Today it's as if a blanket of fog has dropped over commerce; visibility is near zero.
With relish, she gave the example of La Bonne Soupe, a restaurant in Manhattan near where we were sitting.
The foot found on False Creek was near a part of Vancouver known as Leg in Boot Square.
The White House has now proposed a plan to raise taxes immediately and work out spending cuts in the near future.
Jack will likely join my brother Jimmy, a Marine, in combat sometime in the near future.
You will remember meeting him near the river—in the Adelphi!'
Ignacio, you are near the end of your rope, and you may as well prepare for your fate.
He was so near the door that to step out and step in again was the work of a second.
To their relief the Americans found that the place was not inhabited and that there was no one near.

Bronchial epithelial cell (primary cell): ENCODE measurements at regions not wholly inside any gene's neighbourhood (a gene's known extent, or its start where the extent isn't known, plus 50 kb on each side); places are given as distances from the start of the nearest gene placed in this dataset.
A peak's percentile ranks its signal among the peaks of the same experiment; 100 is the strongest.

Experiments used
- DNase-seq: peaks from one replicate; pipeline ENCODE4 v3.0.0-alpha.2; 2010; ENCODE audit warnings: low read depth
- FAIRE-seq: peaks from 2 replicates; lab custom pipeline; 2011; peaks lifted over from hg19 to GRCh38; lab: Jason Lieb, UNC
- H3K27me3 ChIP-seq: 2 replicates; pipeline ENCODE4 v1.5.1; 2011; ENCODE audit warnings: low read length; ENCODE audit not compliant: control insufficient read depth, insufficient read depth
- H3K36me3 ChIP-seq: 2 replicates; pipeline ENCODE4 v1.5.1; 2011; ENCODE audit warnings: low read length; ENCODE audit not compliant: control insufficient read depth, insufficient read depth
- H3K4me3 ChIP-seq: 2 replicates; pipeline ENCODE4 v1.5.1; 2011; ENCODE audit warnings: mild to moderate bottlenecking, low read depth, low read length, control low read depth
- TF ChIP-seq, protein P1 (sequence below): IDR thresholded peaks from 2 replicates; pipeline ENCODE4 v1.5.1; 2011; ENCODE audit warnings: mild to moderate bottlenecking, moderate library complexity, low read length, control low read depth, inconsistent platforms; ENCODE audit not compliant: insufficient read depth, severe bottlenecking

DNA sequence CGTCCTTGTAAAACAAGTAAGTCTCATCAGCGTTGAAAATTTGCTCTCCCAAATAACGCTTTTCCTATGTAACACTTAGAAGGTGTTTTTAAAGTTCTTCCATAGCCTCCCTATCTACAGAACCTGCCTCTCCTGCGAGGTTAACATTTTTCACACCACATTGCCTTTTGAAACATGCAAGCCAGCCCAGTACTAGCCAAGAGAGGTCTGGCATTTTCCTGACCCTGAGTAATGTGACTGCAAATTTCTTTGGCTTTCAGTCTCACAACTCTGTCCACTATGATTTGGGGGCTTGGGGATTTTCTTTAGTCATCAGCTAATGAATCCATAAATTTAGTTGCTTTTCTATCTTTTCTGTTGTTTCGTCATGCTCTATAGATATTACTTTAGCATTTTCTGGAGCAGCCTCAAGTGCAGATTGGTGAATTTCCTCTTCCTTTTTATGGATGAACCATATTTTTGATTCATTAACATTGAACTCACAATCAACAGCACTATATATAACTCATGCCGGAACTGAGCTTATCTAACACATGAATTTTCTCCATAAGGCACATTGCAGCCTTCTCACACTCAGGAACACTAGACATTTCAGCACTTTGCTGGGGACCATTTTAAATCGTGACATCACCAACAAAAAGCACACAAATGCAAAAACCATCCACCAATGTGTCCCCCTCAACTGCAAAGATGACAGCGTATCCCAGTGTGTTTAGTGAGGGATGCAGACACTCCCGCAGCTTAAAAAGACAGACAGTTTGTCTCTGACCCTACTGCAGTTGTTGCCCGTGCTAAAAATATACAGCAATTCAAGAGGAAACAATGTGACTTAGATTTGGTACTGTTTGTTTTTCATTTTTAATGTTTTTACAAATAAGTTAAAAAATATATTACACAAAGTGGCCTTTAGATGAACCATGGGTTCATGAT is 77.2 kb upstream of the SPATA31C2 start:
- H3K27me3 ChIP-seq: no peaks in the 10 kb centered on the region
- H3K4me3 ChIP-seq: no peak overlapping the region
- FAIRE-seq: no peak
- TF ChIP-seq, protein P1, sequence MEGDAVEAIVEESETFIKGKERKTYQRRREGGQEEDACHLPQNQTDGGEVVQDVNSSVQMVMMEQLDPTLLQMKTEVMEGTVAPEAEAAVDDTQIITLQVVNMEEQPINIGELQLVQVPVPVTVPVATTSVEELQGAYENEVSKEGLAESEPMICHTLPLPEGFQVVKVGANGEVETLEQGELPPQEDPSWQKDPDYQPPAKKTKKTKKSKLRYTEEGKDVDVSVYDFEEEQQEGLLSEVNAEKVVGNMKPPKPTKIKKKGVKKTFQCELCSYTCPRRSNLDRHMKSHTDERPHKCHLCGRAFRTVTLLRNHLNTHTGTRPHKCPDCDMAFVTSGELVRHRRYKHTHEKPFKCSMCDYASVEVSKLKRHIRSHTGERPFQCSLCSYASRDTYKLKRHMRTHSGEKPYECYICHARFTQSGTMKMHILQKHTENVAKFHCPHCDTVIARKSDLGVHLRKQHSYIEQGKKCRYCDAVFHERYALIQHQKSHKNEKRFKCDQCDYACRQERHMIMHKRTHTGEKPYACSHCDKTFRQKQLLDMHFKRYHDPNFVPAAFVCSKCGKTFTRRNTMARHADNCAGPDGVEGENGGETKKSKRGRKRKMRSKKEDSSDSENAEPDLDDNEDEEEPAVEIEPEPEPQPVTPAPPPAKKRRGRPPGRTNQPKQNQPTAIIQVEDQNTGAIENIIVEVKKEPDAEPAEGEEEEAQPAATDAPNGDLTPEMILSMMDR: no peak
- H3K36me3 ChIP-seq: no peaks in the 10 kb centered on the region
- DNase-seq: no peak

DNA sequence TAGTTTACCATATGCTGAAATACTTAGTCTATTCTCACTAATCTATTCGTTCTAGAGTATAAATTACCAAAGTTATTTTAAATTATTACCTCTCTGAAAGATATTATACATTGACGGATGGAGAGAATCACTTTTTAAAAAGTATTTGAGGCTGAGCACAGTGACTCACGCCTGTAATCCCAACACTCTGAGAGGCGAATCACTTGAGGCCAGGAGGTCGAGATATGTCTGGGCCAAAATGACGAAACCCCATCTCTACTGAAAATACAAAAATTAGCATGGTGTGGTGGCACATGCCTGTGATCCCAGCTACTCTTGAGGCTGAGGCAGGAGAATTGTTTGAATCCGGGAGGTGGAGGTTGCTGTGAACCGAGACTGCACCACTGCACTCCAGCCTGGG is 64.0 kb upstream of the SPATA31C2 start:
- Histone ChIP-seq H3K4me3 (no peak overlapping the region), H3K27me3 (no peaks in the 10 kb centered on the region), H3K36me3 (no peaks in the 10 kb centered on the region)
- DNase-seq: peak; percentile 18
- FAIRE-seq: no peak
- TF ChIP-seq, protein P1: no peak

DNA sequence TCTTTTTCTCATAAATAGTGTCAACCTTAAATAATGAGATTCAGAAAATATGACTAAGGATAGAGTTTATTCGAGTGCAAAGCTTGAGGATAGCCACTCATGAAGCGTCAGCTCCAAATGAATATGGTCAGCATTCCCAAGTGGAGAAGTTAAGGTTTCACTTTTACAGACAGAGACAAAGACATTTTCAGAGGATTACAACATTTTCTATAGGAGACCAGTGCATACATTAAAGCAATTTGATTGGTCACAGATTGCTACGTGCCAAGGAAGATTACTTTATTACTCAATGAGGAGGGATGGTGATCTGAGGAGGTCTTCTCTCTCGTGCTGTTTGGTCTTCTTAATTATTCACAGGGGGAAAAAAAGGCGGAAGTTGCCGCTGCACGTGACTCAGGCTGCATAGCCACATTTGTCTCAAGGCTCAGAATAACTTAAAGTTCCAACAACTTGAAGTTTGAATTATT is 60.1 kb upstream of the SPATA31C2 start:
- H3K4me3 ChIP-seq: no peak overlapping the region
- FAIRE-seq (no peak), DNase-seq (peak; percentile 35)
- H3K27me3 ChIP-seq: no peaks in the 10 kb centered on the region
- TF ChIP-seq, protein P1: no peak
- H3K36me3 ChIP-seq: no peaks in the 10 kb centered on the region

Mr Lambert comes into his dinner at half after one o'clock; it is near that now.
Old English near "closer, nearer," comparative of neah, neh"nigh." Influenced by Old Norse naer "near," it came to be used as a positive form mid-13c., and new comparative nearer developed 1500s (see nigh). As an adjective from c.1300. Originally an adverb but now supplanted in most such senses by nearly; it has in turn supplanted correct nigh as an adjective. Related: Nearness. In near and dear (1620s) it refers to nearness of kinship. Near East first attested 1891, in Kipling. Near beer "low-alcoholic brew" is from 1908.
"to draw near," 1510s, from near (adv.). Related: Neared; nearing.